Brooklyn Cops Speak to BP24 about How NY's Criminal Justice System Fails Jews on Many Fronts
By Yehudit Garmaise
Since 2018, only one of the 118 adults who have assaulted Jews in hate crimes in NYC has been convicted and served even one day in prison, an Americans Against Anti-Semitism (AAA) study reported in July.
The only perpetrator who was convicted had choked and beat a visibly Jewish man in his mid-50s who was walking home from shul one Shabbos afternoon in Crown Heights.
When asked about the near constant reports of assaults on Jewish men in Brooklyn, NYPD officers who patrol Brooklyn told BoroPark24 that “with bail reform, the NY state legislature laid a blueprint for disaster.
“Criminals truly feel ‘empowered.’
“How did this happen?”
“First, the NY government has created an environment in the city and state that it is OK to attack people and that those who do it will get away with it.”
“The liberals, the Democrats, the state legislature, and the City Council, for some reason, have enacted laws to protect criminals more aggressively than we protect victims of crime,” the Brooklyn police officer said. “Criminals have been given the freedom to commit crimes over and over and over again-some 50 to 100 times- without any repercussions.
“The criminals are much more protected than the actual victims of crimes in NY.
“The NYPD is doing its job: making arrest after arrest after arrest.”
The NYC Hate Crimes Task Force has made 44 arrests related to attacks on Jews so far in 2022 compared to 33 in all of 2021.
In just the past month, the department has arrested one of the perpetrators who punched a 31-year-old Jewish man on June 23 in Crown Heights and two perpetrators, one of whom is 14-years-old, who sprayed fire extinguishers and whacked two men in their 70s in Williamsburg two weeks ago.
But the attacks continue. Last night in Williamsburg, a 40-year-old mother and her 20-year-old were struck with BB pellets that were fired from perpetrators who were driving on Whyte Avenue.
Threats of street harassment, minor assaults, and even full-on beatings of visible Jews are “a part of life,” one Boro Park resident said with a shrug after teenagers from other neighborhoods were setting off fireworks to scare locals on 13th Avenue.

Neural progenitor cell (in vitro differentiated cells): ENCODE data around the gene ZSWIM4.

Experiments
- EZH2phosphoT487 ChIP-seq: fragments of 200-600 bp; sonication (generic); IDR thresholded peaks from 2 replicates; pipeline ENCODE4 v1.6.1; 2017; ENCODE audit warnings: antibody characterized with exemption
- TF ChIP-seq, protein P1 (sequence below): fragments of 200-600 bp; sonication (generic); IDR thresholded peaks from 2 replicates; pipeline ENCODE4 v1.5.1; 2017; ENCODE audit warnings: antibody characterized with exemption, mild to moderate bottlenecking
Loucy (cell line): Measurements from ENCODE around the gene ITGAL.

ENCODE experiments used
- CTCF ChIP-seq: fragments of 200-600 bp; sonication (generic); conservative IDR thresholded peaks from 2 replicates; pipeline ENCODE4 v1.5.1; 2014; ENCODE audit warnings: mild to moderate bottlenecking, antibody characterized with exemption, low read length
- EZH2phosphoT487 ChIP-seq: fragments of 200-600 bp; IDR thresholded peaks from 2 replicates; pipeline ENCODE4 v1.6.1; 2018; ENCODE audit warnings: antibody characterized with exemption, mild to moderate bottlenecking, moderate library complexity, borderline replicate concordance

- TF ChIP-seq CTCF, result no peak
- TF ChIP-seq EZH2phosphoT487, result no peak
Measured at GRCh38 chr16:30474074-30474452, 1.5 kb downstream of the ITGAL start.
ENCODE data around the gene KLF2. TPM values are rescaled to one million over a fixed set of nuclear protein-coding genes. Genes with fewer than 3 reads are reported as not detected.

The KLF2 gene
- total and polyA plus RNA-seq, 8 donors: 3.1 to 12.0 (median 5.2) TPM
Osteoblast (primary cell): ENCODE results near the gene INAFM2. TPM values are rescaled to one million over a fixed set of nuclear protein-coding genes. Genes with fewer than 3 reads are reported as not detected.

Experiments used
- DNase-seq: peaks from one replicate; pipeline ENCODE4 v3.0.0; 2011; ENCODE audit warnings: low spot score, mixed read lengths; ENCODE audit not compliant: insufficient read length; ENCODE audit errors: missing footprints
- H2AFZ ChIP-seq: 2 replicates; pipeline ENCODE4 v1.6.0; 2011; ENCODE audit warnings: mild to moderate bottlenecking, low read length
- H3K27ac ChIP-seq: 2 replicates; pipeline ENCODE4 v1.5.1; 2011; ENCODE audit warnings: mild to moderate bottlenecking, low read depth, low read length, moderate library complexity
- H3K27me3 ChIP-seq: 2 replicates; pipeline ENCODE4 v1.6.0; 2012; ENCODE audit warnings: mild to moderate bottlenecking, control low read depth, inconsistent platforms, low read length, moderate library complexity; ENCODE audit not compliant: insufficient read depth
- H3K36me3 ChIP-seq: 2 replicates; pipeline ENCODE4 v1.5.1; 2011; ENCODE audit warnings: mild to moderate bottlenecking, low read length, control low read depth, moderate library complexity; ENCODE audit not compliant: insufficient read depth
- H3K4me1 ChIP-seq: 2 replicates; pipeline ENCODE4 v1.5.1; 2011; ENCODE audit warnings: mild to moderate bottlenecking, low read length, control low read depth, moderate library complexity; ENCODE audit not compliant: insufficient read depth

While the recent spate of hate crimes against Jews in Brooklyn is worrisome, Boro Parkers do not tend to see such hateful incidents in their own neighborhood, Baruch Hashem, one resident said.
Citywide, however, when the NYPD reported a 76% increase over last year’s incidents of hate crimes, the attacks on Jews had more than tripled and accounted for most of the spike.
As a result, many Orthodox Jews in Brooklyn, sadly, can’t help looking over their shoulders as they walk down the streets of their neighborhoods.
In Williamsburg, Rabbi Moshe Indig, said, “It become very scary to walk on the streets alone, it's more than just on edge. People are afraid to walk out from when it's getting dark outside.
“You never know from which side you'll get suddenly attacked for no other reason than being religious.”
As to whether things might be cooling down, the policeman said honestly, “Every day is different,” but the statistics keep rising.
In July, the NYPD recorded the number of hate crimes that targeted Jews as 15, which has almost doubled from the eight hate crimes that were perpetrated against Jewish people in July 2021: showing an increase of 114%.
Some Orthodox Jews are now so demoralized with the city’s lax criminal justice system that they don’t even make police reports after attacks, one Boro Park Shomrim member said.
“While Jews should take care to record attacks with their cameras, take photos of license plates, and record descriptions of perpetrators, we also must call Shomrim for help, pick up when Shomrim volunteers call back, and make sure to file reports with the NYPD.